Harassment case of dead student “not taken seriously”

Oxford University students have published an open letter to senior University figures criticising their response to harassment allegations surrounding the death of student Charlotte Coursier.

Coursier, a postgraduate philosophy student at Teddy Hall, tragically committed suicide in June last year after a split with her boyfriend. The subsequent inquest also heard claims of her ongoing harassment from philosophy tutor Dr Jeffrey Ketland.

The 135 students who signed the letter attacked the way that the university dealt with the issue. The letter criticises the University for allowing Dr Ketland to remain in employment whilst the investigation of the allegations Coursier made in May 2013 was taking place. Dr Ketland is still employed by the university.

They pointed out that the alleged harasser had had “institutionally mediated contact with students since the university began its review.”

Dr Ketland has been teaching as a philosophy tutor at Pembroke College during this academic year.

It was also highlighted that the university had failed to provide adequate information to students who worked in Dr Ketland’s department. Graduate students in Philosophy, many of whom largely led the campaign for the open letter, were concerned that “the lack of comment [from the University] created a difficult atmosphere in the Philosophy Faculty.”

The letter also raised the concern that “some students now fear that harassment

charges are not taken seriously”.

Luke Brunning, a DPhil candidate in Philosophy, said that “many students felt unsafe to be around [Dr Ketland]”.

“The Department of Philosophy has held a meeting with graduate students to inform of the outcome of the inquest into Charlotte’s death and to discuss any questions arising.”

However students spearheading the campaign, Jacob Williamson and Rachel Fraser, said: “The University’s statement is potentially misleading. The meeting referred to did take place, but students were given no details not already in the public domain concerning any review or investigation undertaken by the University. Details of the coroner’s inquest were given to students during the meeting. The results of the coroner’s inquest were, at the time of the meeting, a matter of public record. No one representing the Department or University attended the inquest. All questions concerning particular cases were met with an insistence that no comment could be made.”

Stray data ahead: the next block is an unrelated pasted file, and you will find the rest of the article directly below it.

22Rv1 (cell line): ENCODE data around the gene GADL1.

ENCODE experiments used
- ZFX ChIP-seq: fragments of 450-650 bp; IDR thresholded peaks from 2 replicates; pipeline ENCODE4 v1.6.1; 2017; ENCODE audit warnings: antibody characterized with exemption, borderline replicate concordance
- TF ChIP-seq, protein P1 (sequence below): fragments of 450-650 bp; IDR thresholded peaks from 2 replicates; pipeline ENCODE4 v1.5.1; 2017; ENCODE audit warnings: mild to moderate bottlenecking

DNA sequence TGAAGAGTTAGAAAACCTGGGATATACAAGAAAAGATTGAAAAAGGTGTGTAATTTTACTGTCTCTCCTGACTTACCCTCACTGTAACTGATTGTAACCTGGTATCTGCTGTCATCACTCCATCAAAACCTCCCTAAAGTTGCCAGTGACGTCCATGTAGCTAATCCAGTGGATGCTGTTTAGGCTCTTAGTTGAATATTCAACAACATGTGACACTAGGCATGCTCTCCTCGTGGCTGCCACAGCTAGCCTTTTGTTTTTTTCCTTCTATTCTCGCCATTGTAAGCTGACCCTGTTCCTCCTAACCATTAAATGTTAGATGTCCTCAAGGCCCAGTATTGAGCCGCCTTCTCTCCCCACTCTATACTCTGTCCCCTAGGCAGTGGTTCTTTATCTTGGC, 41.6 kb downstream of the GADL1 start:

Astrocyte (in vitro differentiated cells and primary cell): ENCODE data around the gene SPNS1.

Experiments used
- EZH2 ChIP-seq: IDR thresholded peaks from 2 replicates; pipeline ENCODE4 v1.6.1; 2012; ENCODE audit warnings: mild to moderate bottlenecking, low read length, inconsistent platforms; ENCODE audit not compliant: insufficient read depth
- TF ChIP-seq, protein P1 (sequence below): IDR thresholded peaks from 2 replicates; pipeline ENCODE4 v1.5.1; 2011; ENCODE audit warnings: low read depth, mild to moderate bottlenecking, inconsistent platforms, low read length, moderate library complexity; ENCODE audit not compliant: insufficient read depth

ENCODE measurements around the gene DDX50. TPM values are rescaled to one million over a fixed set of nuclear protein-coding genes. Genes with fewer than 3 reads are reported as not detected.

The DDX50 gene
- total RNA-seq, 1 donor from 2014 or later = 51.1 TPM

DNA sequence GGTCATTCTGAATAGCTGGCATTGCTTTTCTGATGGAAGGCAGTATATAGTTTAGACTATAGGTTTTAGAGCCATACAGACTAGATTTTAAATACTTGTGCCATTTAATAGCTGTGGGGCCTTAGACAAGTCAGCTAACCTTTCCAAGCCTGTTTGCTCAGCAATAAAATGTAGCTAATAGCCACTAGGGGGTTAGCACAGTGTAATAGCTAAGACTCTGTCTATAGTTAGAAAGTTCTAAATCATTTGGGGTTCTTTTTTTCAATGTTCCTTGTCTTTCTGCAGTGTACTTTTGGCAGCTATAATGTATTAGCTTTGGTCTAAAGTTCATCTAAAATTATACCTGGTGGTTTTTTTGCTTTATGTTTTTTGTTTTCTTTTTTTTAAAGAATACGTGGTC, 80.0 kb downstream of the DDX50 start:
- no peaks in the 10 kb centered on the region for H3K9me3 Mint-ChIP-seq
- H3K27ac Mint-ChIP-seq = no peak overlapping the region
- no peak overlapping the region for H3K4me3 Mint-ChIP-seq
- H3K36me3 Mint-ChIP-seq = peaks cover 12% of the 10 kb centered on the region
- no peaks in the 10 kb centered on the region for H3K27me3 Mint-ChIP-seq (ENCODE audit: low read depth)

The letter also raised the concern that “some students now fear that harassment charges are not taken seriously”.

Luke Brunning, a DPhil candidate in Philosophy, said that “many students felt unsafe to be around [Dr Ketland]”.

Many students and faculty members were not fully, if at all, informed about the events. Some learnt of the situation from colleagues abroad, whilst others only discovered the truth when it was published in the Daily Mail.

“Something has gone seriously wrong when members of a University faculty are not aware when one of their graduate students commits suicide after reporting one of their colleagues for harassment,” said Brunning.

Jacob Williamson, who led the process behind the letter said that the written protest  “began with an informal meeting of students in the Philosophy Faculty last Thursday evening. I guided a discussion and the desire to form a letter was clearly widespread.”

He said that the students had felt “obliged to act because of the lack of openness about this case and because we feel the University has not fulfilled its duty of care.”

The undersigned urged “the swift adoption of a suspension policy” in future cases of harassment reviews.

Sarah Pine, OUSU VP for Women, was a signatory of the letter. She said that “all students should have the right to live free from fear of abuse and sexual violence. Regardless of whether or not Ketland was guilty of anything, the University should have taken greater measures to protect students whilst they were investigating.”

Pine added that “the University has many options available for them to improve their current system”.  She suggested that they could strengthen harassment policies to allow for anonymous complaints, train tutors to recognise behaviours that are abuses of power, train harassment advisors comprehensively, and prompt the counselling service to provide group sessions on relationship abuse.

She also called on students to “engage with groups like WomCam and It Happens Here who can highlight what constitutes abusive behaviour.”

The letter predominately was signed by graduate philosophy students, but included members of the OUSU Women’s Campaign, It Happens Here, and alumni of the University.

It was first published on the Feminist Philosopher’s blog on Wednesday morning.

“A University review concluded in October. Its purpose was to inform senior members of the University of the circumstances of Charlotte’s death and to advise on any future steps. The findings of the review remain confidential but University is continuing to consider the most appropriate action as a consequence.”